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  • Polvora Negra | Review

    FANTASTIC FEST 2011

    By | September 24, 2011

    Director: Kapel Furman

    Writer: Kapel Furman

    Starring: Nicolas Trevijano

    Polvora Negra starts with a prologue in which a woman and her brother run down a dirt road chased by two carloads of gun-wielding men. Eventually they are caught, shot and left for dead.

    Years later… The brother — whose name is Castilho — has been hired by Merino for a “job.” Lacking an eye, but otherwise alive and well, Castilho has come to the small Brazilian town of Piedade to meet with one of Merino’s henchmen. He knows nothing about the job or Merino, and he certainly knows nothing about Merino’s family lineage.

    It turns out that Merino is an evil gang lord who inherited his throne from his deceased father. Oh, and Merino’s father just so happens to be Castilho’s dead sister’s lover-turned-murderer. The convoluted plot lost me shortly after the prologue, but I think Merino is concerned that a new judge might rule some of his deceased father’s estate into the possession of an illegitimate daughter. (Not only is everyone in Piedade related, but they all seem to hold heavy grudges against each other.) Castilho happens to shack up in a brothel — for a bed to sleep in and some coffee, nothing else — where the illegitimate daughter lives/works. Somehow Castilho ends up trying to protect the brothel from Merino; a tidal wave of senseless violence ensues thus turning Piedade into a pool of blood.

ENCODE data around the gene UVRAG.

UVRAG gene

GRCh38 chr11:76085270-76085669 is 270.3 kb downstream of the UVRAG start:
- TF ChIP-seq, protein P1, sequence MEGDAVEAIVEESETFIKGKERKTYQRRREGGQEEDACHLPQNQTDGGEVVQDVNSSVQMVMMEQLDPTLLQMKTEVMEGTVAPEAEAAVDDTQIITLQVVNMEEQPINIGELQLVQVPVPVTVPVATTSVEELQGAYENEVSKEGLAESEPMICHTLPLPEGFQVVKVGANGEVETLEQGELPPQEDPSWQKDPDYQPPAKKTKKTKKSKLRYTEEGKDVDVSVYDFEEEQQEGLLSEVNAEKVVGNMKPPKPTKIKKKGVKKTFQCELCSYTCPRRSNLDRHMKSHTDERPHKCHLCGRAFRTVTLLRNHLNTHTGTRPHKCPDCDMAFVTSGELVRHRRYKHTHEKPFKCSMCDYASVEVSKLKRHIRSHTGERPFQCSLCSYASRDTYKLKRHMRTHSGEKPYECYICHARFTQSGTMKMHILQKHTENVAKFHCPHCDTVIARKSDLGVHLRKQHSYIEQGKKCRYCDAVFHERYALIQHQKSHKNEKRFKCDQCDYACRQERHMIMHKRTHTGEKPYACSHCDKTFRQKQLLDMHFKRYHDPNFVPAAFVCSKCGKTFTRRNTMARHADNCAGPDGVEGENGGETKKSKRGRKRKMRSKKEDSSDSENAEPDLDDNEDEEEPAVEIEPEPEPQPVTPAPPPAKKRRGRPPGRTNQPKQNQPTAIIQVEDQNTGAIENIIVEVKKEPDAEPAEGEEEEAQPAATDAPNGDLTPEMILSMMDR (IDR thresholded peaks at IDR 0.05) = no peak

Shot on a very tight budget in rural Brazil, first-time director Kapel Furman is undoubtedly inspired by Spaghetti Westerns (especially with its eccentric supporting cast) and Grindhouse cinema of yesteryear…or maybe he just worships at the altar of Robert Rodriguez. Unfortunately, Polvora Negra gets stuck in an unnecessarily complicated quagmire of way too many subplots; and although I love Castilho’s line about being an executive — the kind who is an executioner (it is incredibly difficult to refrain from mentioning Texas Governor Rick Perry right about now) — most of the attempts at humor-by-way-of-Grindhouse-cheesiness fall flat.

    Rating: 3/10

     

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